Please be aware, weather can play a part in this too. If it’s very warm and humid you will need less liquid. As the amount is difficult to determine, it’s easier to just sprinkle a bit more flour incorporating slowly as you go if necessary.
Don’t strangle the dough, massage it using the palm of your hand. Not sure what I mean? Watch this master Nonna, starting at 3:10. She is working with the gloriously simple semolina + water dough, but the kneading technique is universal. You can learn everything I know about that dough here.
Knead for 10-15 minutes. How can you tell when you’re done? Take a chef’s knife and slice the dough directly down the middle. If you see air bubbles, keep going (the one pictured needs 3 more minutes or so). What you want in the end is a seamless, smooth dough inside and out. When it’s ready, cover it with cling wrap and leave it out to rest for at least 30 minutes. If you will not roll out the dough within an hour or so, put it the fridge. It will keep for 3 days. When you are going to use it, leave it out for at least 30 minutes so it can come to room temperature. It will make your life much easier.
At this point you are ready to make tagliatelle, pappardelle, lasagna, filled pasta and more!
1 kabocha squash, quartered, seeds cleaned out, roasted dry at 350 F for one hour (sub butternut squash/acorn squash/pumpkin/sweet potato)
1/3 of a nutmeg, 1 all spice berry, ¼ of a star anise, 1 inch of a cinnamon stick; all ground together in a spice grinder
½ c honey
½ c grated parmigiano reggiano
salt to taste
400g tipo 00 flour
240g liquid (4 eggs + water to reach 240g)
20 sage leaves
6 T butter
grated parmigiano reggiano for topping
1. Make the pasta dough by hand or if you must, use a food processor until it comes together. Bring onto a work surface lightly dusted with flour and knead until there are no air bubbles when cut down the center (you want a smooth dough, inside and out). Keep a finger bowl of water + a little extra flour nearby if you need to adjust, but this recipe is usually the perfect amount from the start (weather permitting; i.e. as long as it’s not very hot + humid). Cover the dough and allow to rest for 30 minutes. 2. Spoon out squash filling + discard the skin, and pulse all filling ingredients in a food processor until combined. Taste and adjust as necessary to your liking. 3. If using a pasta machine, roll out dough to the thinnest setting, cut 3"x 3" squares. Place a large spoon of filling at the center of each square, fold in half to make a triangle, pressing all around to secure the filling. Then bring the two bottom points together, pressing until there is no seam left. Place on a sheet pan covered in a kitchen cloth, dusted with flour and continue until all the dough is finished. While forming the tortellone, get a large pot of salted water boiling. (You will only use ½ the filling. Freeze the remainder for your next batch, add chicken stock to it to make a soup, or double the pasta dough, use it all. I like to freeze half the tortellone for a lazy day) 4. When ready to eat, boil tortellone for 4-6 minutes (once they start floating, they still need another 2-3 minutes, i suggest tasting one before bringing them all out to be sure). Reserve at least one mug of pasta water and drain the pasta. 5. Add butter and sage to the same pot, throw in a large splash of pasta water, then the tortellone. Stir on high heat with a wooden spoon until the butter and pasta water have reduced to a glaze and all the pasta is glistening with it. Add more pasta water if necessary. 6. Serve on warm plates, covered in grated parmigiano reggiano.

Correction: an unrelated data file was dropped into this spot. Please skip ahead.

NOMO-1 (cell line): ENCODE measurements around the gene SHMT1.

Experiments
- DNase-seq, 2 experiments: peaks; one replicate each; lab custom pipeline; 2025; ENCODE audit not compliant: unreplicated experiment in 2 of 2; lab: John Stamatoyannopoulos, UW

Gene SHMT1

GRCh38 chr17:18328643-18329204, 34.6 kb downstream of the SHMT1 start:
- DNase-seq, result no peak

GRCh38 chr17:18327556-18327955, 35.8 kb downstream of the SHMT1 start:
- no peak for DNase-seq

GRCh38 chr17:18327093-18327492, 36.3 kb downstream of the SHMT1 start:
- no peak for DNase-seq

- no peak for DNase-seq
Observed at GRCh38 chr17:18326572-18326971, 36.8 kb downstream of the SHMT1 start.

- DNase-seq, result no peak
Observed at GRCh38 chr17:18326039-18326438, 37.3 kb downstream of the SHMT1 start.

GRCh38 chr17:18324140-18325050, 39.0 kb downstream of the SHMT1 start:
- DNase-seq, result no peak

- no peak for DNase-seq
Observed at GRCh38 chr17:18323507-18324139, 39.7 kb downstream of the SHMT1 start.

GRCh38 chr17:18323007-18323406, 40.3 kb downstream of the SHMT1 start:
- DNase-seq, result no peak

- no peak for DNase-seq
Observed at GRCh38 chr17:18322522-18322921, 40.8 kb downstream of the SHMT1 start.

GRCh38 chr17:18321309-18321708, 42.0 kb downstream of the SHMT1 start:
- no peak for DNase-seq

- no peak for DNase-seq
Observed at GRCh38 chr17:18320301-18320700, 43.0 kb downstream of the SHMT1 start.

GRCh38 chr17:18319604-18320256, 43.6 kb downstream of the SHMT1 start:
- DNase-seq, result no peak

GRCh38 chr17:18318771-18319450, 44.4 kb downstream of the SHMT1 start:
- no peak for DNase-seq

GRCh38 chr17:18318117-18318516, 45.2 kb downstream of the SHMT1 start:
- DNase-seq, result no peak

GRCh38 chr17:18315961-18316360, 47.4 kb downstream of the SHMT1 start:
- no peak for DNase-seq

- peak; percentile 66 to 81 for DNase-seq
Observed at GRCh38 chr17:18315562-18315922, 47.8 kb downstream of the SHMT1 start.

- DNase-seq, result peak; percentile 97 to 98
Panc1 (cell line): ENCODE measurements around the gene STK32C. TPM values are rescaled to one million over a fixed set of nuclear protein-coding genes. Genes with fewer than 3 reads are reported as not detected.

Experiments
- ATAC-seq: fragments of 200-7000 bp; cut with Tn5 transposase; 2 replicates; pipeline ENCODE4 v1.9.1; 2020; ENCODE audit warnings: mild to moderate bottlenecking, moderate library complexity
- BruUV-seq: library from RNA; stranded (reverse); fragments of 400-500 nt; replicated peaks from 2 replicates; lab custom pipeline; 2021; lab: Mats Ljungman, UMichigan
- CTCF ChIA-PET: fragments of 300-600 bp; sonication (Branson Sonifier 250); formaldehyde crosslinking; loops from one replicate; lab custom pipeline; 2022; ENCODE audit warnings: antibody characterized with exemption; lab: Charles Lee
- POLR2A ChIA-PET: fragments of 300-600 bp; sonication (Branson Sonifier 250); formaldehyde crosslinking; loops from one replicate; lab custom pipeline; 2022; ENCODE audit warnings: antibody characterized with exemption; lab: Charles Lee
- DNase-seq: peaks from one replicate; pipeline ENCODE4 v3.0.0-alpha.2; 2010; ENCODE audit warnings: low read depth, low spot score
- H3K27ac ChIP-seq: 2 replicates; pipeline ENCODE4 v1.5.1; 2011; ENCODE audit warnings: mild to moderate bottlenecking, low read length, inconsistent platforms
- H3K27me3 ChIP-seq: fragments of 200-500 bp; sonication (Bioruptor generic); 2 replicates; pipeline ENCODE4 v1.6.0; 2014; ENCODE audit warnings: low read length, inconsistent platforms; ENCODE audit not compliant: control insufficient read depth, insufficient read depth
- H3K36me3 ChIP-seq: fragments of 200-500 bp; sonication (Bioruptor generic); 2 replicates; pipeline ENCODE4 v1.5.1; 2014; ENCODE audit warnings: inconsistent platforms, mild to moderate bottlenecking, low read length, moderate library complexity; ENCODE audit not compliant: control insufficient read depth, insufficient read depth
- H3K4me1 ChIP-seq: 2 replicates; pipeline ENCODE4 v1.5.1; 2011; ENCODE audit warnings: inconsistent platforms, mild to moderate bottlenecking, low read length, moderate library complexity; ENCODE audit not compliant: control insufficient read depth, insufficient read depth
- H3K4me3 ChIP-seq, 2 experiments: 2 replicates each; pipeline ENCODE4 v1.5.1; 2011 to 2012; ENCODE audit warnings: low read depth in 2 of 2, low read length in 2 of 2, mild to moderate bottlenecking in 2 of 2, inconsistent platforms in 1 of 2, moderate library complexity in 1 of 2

PASTA TIP: Normally its best to do this with friends and family, the more hands the merrier. If you are few or doing this alone, have a water spray bottle nearby to mist the already-flattened dough occasionally while forming the tortellone, this way you’re sure the dough will not dry out!